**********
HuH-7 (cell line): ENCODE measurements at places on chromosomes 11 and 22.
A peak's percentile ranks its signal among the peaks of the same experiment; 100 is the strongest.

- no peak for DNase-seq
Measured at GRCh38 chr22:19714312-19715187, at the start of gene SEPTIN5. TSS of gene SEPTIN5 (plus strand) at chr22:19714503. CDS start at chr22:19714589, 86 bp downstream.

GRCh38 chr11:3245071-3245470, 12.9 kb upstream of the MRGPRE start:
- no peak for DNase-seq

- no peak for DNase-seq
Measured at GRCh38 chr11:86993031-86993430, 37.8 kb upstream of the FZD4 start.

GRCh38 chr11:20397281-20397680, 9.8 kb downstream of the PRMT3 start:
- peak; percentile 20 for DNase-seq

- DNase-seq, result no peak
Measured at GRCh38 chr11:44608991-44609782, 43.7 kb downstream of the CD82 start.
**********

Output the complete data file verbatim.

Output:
HuH-7 (cell line): ENCODE measurements at places on chromosomes 11 and 22.
A peak's percentile ranks its signal among the peaks of the same experiment; 100 is the strongest.

- no peak for DNase-seq
Measured at GRCh38 chr22:19714312-19715187, at the start of gene SEPTIN5. TSS of gene SEPTIN5 (plus strand) at chr22:19714503. CDS start at chr22:19714589, 86 bp downstream.

GRCh38 chr11:3245071-3245470, 12.9 kb upstream of the MRGPRE start:
- no peak for DNase-seq

- no peak for DNase-seq
Measured at GRCh38 chr11:86993031-86993430, 37.8 kb upstream of the FZD4 start.

GRCh38 chr11:20397281-20397680, 9.8 kb downstream of the PRMT3 start:
- peak; percentile 20 for DNase-seq

- DNase-seq, result no peak
Measured at GRCh38 chr11:44608991-44609782, 43.7 kb downstream of the CD82 start.